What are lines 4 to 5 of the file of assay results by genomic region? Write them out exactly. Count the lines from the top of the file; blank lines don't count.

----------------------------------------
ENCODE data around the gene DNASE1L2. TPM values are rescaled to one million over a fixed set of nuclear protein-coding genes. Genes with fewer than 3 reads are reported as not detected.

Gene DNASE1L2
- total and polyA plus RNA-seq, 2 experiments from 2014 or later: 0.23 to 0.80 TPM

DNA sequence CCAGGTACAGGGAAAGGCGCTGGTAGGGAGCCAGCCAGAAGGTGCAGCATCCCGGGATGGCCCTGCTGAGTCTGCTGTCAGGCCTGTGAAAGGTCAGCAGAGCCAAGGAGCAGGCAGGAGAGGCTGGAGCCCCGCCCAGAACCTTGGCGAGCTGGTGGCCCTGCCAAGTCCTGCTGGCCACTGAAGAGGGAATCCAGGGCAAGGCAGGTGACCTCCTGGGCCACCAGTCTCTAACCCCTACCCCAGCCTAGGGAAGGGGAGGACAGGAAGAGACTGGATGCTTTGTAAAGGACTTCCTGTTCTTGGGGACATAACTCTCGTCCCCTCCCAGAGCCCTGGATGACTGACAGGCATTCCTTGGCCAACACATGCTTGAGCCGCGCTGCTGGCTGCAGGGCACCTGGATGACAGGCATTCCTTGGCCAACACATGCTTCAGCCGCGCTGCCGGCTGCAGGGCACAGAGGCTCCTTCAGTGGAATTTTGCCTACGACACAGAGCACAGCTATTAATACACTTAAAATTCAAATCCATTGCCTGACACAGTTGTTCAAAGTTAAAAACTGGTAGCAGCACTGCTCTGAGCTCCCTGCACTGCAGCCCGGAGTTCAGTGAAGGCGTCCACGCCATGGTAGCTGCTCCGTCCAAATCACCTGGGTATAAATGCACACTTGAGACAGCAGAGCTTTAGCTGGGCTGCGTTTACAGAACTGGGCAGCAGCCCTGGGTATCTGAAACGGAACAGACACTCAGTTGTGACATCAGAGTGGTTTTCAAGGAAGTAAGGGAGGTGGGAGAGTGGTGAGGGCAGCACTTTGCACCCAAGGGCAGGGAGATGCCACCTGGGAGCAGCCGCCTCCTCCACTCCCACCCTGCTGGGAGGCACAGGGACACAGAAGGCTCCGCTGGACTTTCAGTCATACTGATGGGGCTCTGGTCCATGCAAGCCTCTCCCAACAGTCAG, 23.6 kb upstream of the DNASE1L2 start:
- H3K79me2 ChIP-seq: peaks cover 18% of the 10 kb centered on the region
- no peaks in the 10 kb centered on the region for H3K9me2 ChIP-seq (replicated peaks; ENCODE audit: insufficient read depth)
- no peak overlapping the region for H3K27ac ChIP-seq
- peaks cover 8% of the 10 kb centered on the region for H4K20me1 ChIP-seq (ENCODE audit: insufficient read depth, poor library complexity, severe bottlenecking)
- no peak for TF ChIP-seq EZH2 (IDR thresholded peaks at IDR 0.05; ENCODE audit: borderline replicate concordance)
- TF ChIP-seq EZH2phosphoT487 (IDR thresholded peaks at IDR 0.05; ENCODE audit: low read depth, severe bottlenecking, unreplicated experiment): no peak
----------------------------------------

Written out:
DNA sequence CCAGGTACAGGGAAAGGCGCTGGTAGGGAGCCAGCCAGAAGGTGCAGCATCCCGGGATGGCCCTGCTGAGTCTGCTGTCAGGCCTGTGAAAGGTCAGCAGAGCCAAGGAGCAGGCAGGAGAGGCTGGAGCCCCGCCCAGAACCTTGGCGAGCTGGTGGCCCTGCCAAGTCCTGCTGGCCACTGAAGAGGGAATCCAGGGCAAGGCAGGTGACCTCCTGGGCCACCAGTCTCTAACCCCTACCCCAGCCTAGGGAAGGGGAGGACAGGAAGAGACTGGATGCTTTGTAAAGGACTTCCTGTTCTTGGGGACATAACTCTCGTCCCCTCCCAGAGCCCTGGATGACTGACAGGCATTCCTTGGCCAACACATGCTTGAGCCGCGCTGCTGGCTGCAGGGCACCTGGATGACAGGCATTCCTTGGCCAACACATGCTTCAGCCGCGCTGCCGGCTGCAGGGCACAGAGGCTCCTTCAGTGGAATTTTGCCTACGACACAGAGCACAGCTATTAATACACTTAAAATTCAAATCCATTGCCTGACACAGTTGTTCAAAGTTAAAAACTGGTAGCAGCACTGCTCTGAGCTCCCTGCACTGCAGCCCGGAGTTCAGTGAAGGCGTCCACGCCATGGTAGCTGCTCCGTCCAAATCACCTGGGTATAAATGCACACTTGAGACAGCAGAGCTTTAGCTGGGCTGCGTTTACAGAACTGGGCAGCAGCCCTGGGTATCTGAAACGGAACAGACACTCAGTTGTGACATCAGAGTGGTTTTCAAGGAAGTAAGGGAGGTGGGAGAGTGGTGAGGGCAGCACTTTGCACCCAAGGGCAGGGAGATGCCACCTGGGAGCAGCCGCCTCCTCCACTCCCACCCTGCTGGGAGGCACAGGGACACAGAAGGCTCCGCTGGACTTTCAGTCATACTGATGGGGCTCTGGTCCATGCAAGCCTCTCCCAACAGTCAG, 23.6 kb upstream of the DNASE1L2 start:
- H3K79me2 ChIP-seq: peaks cover 18% of the 10 kb centered on the region